The celebrification of speechwriting: Speechwriters have traditionally toiled in the ghostly shadows, hiding their identities so that their speakers could shine. But as our friend David Meadvin at Inkwell Strategies points out this week, more and more speechwriters are experiencing a little bit of the limelight -- like President Obama's speechwriter Jon Favreau, a subject of continued media interest. Meadvin, who wrote for Senator Majority Leader Harry Reid (D-NV), attributes the change to to the 24-hour news cycle and the revealing power of the Internet, as well as the fact that most people now expect that speakers work with a writing team. We are curious to hear from our speech pros -- how do you feel about this celebrification trend?
Finding the fun in corporatespeak: When you liase with your clients, can you get them to drink the Kool-Aid? After a failed elevator pitch, did you reverbiagize your proposal? Are you opening the kimono on the lack of deliverables? Corporate-speak can be rife with ridiculous terms, and sitting through a meeting where they're used in earnest would make anyone search for an exit strategy. To help make those conversations a bit more bearable, Laura Hale Brockway over at Impertinent Remarks has created a clever game called Word Quest. The way its played: you and an accomplice compete for who can best incorporate corporate jargon into a sentence during the meeting. Bonus points for getting someone else to use it. So drill down, grab that low-hanging fruit and incentivize some fun! And please share your winning sentences with us.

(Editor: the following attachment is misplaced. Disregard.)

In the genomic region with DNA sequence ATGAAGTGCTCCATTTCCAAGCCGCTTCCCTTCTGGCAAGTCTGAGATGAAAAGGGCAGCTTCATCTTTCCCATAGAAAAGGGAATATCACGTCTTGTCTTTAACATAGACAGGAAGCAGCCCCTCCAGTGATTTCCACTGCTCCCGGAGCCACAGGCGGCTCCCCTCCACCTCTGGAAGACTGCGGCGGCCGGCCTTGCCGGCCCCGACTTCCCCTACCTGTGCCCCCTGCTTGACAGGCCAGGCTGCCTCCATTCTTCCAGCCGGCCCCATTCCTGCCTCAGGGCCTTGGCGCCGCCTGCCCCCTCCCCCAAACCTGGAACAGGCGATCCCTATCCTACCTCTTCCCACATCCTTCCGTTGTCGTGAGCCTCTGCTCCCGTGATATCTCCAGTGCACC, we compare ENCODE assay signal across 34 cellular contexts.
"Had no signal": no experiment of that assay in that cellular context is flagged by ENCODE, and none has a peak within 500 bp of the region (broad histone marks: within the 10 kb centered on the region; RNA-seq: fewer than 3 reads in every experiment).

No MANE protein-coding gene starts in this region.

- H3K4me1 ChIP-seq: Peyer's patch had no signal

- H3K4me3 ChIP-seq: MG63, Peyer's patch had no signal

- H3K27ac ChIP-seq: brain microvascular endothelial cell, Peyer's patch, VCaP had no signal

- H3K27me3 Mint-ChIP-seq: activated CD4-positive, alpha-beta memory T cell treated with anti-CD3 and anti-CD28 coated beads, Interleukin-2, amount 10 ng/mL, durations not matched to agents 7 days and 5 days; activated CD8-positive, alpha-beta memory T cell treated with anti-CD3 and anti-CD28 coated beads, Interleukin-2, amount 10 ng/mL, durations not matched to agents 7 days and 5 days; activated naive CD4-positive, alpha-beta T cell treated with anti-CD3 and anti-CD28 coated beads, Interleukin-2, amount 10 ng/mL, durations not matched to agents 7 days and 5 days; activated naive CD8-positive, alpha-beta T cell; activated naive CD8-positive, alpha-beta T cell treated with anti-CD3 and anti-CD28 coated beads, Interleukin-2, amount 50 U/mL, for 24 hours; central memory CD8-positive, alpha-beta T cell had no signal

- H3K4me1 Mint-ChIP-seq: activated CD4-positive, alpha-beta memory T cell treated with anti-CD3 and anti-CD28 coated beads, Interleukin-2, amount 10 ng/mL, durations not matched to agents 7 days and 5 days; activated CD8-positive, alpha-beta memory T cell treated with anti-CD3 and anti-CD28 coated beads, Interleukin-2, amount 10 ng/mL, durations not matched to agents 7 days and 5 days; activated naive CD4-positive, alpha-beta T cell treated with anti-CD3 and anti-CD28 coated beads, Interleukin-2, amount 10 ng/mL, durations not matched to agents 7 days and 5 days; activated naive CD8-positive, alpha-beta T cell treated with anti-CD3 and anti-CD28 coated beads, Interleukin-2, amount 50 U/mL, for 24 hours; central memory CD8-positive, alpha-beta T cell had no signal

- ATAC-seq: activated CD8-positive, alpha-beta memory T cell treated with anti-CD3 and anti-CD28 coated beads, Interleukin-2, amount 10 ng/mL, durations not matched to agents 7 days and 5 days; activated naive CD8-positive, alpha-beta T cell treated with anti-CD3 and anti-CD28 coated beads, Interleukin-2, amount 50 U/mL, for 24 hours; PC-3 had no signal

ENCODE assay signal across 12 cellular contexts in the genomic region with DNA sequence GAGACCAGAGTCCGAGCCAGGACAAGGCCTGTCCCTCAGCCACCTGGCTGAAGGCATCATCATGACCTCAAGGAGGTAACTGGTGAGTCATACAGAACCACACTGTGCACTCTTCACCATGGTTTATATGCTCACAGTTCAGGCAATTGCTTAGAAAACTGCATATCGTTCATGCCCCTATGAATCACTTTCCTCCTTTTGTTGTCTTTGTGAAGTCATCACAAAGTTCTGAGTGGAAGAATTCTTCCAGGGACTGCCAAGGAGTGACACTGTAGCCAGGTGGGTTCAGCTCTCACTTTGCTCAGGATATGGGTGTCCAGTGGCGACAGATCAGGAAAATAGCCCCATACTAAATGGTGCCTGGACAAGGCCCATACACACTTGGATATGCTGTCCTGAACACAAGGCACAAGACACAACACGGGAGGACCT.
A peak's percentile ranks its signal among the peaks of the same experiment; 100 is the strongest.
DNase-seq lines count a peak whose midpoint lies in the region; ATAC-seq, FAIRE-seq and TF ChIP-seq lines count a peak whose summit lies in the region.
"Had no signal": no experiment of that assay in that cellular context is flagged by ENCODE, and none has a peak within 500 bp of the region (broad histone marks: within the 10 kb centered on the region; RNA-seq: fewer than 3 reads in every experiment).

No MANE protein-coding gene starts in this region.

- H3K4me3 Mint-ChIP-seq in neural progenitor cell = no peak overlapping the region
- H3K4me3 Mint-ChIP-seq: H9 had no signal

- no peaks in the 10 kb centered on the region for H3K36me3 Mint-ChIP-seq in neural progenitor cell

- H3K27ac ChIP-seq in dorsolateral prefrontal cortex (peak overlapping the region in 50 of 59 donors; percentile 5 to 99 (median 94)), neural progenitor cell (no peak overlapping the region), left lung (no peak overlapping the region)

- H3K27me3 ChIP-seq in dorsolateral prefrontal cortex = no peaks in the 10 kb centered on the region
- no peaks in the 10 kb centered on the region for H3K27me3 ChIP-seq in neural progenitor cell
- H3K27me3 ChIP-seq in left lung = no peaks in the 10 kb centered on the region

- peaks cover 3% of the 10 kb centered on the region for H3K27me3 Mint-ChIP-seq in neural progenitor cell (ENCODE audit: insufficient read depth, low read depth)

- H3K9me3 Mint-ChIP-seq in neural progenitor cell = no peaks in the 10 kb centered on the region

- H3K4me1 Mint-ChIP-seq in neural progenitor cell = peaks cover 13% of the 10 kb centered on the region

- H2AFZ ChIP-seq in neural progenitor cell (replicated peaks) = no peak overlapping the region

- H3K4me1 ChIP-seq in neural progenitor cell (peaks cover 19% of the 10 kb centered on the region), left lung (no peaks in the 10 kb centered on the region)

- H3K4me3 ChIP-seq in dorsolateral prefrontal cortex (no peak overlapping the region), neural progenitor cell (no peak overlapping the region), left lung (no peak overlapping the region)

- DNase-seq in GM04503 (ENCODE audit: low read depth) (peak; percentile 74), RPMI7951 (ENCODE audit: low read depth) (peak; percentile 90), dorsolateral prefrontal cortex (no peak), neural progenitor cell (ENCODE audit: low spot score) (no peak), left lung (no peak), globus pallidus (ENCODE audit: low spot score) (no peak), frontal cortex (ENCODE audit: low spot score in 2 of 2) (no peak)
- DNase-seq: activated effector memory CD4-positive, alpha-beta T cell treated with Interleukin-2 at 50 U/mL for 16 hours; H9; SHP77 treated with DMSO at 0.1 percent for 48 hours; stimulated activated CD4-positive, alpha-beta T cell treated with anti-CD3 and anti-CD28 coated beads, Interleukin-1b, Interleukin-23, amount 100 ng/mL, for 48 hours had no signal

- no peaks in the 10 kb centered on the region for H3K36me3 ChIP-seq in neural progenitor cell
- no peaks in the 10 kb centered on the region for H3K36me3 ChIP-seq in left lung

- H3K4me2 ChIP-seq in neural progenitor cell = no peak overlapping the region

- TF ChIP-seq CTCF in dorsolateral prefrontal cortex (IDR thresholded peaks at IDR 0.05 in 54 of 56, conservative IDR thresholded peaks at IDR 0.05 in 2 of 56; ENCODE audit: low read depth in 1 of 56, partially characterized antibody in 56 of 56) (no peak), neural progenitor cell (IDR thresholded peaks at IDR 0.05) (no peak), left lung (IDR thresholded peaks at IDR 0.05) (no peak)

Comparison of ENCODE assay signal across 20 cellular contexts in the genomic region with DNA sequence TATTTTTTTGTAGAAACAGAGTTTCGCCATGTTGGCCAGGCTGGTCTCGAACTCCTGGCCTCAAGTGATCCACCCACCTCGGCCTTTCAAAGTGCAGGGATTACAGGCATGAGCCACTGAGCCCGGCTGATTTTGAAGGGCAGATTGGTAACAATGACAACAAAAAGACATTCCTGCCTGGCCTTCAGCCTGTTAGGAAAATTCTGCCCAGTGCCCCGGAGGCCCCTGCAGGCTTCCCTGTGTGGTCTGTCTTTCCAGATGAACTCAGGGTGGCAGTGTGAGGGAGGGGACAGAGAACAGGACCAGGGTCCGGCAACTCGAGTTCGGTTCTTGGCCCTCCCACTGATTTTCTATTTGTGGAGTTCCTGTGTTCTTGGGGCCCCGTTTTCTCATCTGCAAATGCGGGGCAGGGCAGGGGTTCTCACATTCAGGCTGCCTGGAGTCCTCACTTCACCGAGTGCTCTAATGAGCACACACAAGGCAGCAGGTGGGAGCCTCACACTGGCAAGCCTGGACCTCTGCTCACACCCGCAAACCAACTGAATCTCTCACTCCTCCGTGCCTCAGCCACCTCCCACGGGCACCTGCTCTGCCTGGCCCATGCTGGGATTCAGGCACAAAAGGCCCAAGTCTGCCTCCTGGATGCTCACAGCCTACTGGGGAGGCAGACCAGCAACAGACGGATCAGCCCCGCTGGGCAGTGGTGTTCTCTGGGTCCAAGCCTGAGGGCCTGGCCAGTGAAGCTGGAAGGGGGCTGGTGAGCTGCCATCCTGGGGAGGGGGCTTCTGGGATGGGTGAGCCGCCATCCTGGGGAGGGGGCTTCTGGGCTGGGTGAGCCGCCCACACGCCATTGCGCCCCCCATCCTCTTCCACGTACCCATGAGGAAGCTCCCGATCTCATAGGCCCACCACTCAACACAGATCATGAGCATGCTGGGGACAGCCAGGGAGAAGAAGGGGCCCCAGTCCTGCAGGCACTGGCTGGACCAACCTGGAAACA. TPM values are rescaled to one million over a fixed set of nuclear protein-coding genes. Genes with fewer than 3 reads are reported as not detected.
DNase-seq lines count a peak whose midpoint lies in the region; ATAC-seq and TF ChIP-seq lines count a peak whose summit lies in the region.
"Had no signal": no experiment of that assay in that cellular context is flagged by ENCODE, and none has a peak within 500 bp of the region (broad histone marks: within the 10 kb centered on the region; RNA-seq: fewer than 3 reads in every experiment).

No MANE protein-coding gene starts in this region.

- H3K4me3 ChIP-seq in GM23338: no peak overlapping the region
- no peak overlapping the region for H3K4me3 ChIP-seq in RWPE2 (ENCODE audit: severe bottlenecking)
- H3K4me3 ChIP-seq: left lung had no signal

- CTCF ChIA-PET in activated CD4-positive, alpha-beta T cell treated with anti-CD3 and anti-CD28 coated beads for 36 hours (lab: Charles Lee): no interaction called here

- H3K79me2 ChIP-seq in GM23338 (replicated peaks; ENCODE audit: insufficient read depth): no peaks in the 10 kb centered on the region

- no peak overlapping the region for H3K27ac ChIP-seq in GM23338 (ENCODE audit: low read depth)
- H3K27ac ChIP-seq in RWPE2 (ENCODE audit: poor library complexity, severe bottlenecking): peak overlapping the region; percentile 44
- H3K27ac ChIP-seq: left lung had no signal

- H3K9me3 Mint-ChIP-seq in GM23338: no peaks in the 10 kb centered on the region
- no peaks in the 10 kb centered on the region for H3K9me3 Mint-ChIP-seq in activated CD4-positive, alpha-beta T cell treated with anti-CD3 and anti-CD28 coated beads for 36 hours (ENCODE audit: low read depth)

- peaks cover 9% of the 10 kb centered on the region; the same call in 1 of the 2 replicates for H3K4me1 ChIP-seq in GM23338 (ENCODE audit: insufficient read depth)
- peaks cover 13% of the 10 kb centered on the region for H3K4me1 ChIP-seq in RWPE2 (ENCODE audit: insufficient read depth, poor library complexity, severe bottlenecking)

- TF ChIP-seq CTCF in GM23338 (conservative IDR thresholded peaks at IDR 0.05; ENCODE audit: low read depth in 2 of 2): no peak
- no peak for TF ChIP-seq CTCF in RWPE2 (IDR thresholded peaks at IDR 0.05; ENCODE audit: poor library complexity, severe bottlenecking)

All about Odyl: A new Facebook app is aiming to engage readers with their favorite authors and publishers like never before. Officially launched in September, Odyl already has some prominent acolytes like Jane Fonda, Katie Couric and Bret Easton Ellis, reports Publishing Perspectives. The app streamlines the Facebook page, allowing authors to easily engage with readers by providing book excerpts, polls, quizzes and virtual gifts. Will you be trying out Odyl?
Twitterese: The influence of Twitter on language has been getting more and more attention lately, as movies scholars and movie stars alike are theorizing about how writing in 140 characters affects the way we think and engage. One side of the spectrum, researchers at Carnegie Mellon are using tweets to build maps of regional language use. On the other side, British actor Ralph Fiennes postulated recently that Twitter has degraded the English language to the point that people no longer use words longer than two syllables or sentences with more than one clause. Curious as this all is, though, the Economist's language blog suggests that Fiennes may be overreacting a twit, noting that tweets aren't very representative of the way we actually speak and write, given the character limits. Do you agree?
'Tis the season. . . . of tired cliches: Though we haven't even hit Thanksgiving yet, Baltimore Sun language guru John E. McIntyre hasn't wasted any time in heading off any possible holiday-themed linguistic tragedies. He provides a list of cheery cliches that should be avoided at all costs, including any "'tising," "'twasing," "white stuff," and Dickens references. Though he might come off as a grammar grinch, he definitely has a point -- it is hard to make a Twelve Days of Christmas parody read as fresh.
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